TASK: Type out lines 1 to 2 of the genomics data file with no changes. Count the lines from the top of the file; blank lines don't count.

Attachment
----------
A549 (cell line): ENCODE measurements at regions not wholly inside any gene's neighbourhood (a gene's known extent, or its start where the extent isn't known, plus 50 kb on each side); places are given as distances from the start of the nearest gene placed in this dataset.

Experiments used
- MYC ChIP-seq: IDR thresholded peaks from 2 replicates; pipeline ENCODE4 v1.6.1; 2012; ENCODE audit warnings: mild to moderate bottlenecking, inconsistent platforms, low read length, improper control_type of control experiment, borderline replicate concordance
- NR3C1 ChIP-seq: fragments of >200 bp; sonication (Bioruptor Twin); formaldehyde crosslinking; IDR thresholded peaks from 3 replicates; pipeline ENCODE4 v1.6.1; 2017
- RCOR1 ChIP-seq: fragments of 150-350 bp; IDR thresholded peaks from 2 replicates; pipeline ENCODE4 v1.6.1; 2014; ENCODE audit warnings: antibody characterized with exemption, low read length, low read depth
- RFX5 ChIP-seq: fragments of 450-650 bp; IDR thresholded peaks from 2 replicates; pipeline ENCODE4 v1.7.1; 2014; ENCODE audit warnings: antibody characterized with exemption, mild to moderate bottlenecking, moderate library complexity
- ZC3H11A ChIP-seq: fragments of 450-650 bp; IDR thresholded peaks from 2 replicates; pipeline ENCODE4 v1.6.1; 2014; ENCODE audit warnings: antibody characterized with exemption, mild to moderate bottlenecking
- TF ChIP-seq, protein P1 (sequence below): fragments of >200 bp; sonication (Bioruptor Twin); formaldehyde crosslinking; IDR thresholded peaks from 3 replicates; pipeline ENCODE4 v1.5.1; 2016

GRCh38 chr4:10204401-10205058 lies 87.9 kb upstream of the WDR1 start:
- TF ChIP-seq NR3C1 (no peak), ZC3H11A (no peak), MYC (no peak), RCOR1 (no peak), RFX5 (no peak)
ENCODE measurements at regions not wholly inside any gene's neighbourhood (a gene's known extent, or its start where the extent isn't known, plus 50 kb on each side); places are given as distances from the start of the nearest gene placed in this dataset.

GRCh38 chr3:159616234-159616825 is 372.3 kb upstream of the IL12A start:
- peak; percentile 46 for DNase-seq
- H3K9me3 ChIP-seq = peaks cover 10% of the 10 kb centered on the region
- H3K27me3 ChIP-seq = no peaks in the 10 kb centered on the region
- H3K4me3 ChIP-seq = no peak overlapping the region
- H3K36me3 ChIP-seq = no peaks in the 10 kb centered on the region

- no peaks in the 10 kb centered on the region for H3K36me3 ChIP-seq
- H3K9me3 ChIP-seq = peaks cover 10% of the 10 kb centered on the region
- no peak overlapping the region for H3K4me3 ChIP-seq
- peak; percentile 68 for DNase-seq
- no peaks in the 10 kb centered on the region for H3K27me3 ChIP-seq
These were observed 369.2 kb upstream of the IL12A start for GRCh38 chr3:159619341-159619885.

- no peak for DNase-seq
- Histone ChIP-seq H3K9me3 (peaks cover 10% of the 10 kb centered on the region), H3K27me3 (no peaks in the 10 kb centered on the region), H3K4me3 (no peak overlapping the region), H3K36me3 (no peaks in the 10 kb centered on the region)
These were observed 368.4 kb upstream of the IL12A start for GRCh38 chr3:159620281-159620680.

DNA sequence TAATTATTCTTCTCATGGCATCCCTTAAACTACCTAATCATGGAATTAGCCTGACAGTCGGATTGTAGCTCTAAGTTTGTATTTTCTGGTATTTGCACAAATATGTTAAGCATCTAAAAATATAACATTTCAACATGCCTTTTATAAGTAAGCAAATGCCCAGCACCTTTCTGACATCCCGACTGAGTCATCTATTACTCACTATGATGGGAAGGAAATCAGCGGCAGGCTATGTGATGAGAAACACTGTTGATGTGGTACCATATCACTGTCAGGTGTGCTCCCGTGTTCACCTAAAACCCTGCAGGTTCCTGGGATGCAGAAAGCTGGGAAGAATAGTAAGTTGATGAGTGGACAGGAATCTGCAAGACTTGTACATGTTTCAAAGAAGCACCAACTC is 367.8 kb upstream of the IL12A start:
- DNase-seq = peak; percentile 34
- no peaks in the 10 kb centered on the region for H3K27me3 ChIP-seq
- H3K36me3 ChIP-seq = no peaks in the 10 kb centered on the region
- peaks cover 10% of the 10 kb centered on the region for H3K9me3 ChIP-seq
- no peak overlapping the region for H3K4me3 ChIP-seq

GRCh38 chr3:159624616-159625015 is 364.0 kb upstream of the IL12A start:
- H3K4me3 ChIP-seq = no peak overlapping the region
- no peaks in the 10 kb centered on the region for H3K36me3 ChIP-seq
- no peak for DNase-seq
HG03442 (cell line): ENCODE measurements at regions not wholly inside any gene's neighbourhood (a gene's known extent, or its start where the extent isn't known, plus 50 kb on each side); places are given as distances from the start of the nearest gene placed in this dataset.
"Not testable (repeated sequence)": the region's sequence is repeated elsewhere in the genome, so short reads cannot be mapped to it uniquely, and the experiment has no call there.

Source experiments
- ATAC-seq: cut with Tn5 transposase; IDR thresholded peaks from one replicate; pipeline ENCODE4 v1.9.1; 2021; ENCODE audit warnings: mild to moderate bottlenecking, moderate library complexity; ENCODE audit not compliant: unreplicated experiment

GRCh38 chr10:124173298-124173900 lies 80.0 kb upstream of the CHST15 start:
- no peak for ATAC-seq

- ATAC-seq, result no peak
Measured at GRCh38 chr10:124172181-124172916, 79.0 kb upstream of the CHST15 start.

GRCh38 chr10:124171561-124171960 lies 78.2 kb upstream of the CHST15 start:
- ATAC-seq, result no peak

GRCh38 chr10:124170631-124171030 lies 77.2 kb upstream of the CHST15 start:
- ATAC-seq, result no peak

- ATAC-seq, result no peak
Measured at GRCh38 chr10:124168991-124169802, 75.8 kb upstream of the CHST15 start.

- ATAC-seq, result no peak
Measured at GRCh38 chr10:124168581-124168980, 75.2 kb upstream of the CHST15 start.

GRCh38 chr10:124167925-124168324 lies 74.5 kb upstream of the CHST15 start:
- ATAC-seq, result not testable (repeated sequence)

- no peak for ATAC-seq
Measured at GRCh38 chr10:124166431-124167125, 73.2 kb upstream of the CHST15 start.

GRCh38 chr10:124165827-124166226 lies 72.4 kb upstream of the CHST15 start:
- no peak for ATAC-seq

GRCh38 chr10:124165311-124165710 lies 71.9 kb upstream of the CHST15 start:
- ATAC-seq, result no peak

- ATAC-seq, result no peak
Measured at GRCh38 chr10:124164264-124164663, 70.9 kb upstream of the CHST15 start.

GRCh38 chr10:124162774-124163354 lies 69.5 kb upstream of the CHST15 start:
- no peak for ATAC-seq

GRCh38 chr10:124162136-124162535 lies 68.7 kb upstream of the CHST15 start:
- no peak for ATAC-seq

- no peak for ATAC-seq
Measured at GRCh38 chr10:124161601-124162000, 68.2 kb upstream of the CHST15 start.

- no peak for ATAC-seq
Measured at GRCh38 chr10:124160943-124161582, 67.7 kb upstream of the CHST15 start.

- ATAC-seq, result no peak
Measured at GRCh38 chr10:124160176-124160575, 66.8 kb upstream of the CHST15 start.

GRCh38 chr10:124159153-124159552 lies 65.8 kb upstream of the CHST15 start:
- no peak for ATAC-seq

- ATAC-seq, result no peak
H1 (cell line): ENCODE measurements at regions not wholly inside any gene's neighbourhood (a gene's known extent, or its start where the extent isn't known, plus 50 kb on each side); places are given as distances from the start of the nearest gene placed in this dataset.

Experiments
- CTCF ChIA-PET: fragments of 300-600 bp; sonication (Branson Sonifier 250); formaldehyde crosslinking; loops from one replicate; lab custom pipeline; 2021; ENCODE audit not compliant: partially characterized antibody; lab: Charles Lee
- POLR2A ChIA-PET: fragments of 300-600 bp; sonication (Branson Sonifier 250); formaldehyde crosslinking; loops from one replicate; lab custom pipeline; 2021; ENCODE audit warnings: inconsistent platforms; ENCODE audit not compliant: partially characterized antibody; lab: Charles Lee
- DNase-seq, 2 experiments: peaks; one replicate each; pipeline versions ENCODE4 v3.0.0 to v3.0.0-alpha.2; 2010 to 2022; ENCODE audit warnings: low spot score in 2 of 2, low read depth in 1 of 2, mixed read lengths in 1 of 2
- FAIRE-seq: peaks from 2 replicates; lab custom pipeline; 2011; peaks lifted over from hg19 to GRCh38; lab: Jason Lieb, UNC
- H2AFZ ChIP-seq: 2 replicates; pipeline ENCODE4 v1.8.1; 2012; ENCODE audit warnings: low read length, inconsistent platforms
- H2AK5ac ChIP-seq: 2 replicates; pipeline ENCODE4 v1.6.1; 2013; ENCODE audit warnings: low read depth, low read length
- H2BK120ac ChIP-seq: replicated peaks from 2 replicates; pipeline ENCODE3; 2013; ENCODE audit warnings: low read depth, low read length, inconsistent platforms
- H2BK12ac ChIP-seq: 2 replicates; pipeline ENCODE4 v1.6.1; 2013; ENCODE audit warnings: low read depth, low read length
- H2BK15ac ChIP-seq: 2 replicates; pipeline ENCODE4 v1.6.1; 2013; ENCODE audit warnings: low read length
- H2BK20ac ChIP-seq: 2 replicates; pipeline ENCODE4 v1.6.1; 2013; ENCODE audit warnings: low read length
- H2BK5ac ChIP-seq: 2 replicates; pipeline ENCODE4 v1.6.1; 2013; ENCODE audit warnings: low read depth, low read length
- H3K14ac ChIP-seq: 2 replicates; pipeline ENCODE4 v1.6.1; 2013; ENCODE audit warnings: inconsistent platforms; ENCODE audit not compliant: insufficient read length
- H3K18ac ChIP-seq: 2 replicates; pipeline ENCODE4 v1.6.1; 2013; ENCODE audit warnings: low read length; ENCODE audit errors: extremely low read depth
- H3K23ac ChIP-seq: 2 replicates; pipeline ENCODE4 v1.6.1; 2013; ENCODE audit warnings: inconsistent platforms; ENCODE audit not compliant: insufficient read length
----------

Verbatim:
A549 (cell line): ENCODE measurements at regions not wholly inside any gene's neighbourhood (a gene's known extent, or its start where the extent isn't known, plus 50 kb on each side); places are given as distances from the start of the nearest gene placed in this dataset.

Experiments used